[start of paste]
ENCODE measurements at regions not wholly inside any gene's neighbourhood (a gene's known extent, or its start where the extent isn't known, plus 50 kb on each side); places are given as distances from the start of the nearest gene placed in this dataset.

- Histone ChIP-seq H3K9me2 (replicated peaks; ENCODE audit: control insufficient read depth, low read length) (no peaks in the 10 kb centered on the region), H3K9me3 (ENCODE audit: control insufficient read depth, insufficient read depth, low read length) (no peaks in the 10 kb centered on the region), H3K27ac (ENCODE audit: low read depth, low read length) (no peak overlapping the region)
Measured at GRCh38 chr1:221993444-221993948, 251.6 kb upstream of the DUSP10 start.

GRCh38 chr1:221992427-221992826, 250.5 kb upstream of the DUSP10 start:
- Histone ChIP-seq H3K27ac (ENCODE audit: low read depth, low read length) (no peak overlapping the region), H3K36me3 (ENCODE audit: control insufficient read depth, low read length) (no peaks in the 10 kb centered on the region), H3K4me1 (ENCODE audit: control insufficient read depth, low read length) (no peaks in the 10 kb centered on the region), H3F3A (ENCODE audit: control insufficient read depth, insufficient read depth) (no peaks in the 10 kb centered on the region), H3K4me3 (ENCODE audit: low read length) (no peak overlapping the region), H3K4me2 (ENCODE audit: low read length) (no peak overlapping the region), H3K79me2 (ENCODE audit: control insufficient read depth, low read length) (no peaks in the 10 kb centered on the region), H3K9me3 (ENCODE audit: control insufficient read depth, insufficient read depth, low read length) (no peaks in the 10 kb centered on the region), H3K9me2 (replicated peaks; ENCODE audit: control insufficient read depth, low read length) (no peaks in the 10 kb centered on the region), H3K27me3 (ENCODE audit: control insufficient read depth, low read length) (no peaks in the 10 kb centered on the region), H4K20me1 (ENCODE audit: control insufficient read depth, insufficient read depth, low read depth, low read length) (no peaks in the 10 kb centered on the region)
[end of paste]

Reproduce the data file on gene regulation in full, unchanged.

ENCODE measurements at regions not wholly inside any gene's neighbourhood (a gene's known extent, or its start where the extent isn't known, plus 50 kb on each side); places are given as distances from the start of the nearest gene placed in this dataset.

- Histone ChIP-seq H3K9me2 (replicated peaks; ENCODE audit: control insufficient read depth, low read length) (no peaks in the 10 kb centered on the region), H3K9me3 (ENCODE audit: control insufficient read depth, insufficient read depth, low read length) (no peaks in the 10 kb centered on the region), H3K27ac (ENCODE audit: low read depth, low read length) (no peak overlapping the region)
Measured at GRCh38 chr1:221993444-221993948, 251.6 kb upstream of the DUSP10 start.

GRCh38 chr1:221992427-221992826, 250.5 kb upstream of the DUSP10 start:
- Histone ChIP-seq H3K27ac (ENCODE audit: low read depth, low read length) (no peak overlapping the region), H3K36me3 (ENCODE audit: control insufficient read depth, low read length) (no peaks in the 10 kb centered on the region), H3K4me1 (ENCODE audit: control insufficient read depth, low read length) (no peaks in the 10 kb centered on the region), H3F3A (ENCODE audit: control insufficient read depth, insufficient read depth) (no peaks in the 10 kb centered on the region), H3K4me3 (ENCODE audit: low read length) (no peak overlapping the region), H3K4me2 (ENCODE audit: low read length) (no peak overlapping the region), H3K79me2 (ENCODE audit: control insufficient read depth, low read length) (no peaks in the 10 kb centered on the region), H3K9me3 (ENCODE audit: control insufficient read depth, insufficient read depth, low read length) (no peaks in the 10 kb centered on the region), H3K9me2 (replicated peaks; ENCODE audit: control insufficient read depth, low read length) (no peaks in the 10 kb centered on the region), H3K27me3 (ENCODE audit: control insufficient read depth, low read length) (no peaks in the 10 kb centered on the region), H4K20me1 (ENCODE audit: control insufficient read depth, insufficient read depth, low read depth, low read length) (no peaks in the 10 kb centered on the region)